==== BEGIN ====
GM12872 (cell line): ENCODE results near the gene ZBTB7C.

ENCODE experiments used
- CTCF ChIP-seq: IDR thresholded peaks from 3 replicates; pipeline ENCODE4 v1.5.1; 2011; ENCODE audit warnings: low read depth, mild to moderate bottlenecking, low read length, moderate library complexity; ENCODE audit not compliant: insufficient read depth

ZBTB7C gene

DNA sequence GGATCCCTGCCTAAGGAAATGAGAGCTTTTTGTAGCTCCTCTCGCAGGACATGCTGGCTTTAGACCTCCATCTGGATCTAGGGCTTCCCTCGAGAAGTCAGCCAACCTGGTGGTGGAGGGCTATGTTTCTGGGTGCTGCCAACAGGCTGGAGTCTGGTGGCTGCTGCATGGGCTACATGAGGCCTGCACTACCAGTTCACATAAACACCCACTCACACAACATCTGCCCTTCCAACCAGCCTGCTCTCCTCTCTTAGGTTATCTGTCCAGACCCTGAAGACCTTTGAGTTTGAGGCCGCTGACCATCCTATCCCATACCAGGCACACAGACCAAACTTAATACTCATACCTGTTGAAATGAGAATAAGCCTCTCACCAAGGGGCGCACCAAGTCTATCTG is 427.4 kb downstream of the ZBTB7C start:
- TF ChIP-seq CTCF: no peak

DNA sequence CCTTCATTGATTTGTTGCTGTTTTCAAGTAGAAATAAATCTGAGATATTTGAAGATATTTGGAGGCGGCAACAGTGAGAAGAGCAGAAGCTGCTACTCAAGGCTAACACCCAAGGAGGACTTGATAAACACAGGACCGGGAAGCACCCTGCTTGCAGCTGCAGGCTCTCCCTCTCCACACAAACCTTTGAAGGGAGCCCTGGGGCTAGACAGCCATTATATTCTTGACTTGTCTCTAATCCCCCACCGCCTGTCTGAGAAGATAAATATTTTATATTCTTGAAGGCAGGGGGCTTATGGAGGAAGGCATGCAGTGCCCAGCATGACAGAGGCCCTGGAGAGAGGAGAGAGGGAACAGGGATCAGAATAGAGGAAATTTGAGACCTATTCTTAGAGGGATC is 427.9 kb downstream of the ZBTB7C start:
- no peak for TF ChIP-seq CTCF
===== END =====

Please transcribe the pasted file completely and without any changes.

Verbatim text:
GM12872 (cell line): ENCODE results near the gene ZBTB7C.

ENCODE experiments used
- CTCF ChIP-seq: IDR thresholded peaks from 3 replicates; pipeline ENCODE4 v1.5.1; 2011; ENCODE audit warnings: low read depth, mild to moderate bottlenecking, low read length, moderate library complexity; ENCODE audit not compliant: insufficient read depth

ZBTB7C gene

DNA sequence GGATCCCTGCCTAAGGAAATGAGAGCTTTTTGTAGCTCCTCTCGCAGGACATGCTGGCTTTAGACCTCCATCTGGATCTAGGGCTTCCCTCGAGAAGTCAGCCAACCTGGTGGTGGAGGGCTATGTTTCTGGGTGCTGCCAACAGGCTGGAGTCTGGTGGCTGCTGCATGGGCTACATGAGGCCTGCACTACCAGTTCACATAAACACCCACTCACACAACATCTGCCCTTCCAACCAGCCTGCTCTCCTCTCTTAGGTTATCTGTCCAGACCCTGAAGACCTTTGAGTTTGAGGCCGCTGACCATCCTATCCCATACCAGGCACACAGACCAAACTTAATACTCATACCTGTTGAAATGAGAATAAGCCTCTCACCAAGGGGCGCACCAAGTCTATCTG is 427.4 kb downstream of the ZBTB7C start:
- TF ChIP-seq CTCF: no peak

DNA sequence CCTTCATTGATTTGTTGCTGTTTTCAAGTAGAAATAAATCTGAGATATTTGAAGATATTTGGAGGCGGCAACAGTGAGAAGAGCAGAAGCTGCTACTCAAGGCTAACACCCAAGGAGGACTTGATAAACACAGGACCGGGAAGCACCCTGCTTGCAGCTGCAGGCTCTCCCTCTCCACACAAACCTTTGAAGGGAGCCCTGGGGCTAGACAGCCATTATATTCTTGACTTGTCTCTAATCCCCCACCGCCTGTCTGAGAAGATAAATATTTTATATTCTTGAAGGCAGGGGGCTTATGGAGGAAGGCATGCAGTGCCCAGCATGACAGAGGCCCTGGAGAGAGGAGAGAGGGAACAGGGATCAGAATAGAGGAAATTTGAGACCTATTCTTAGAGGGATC is 427.9 kb downstream of the ZBTB7C start:
- no peak for TF ChIP-seq CTCF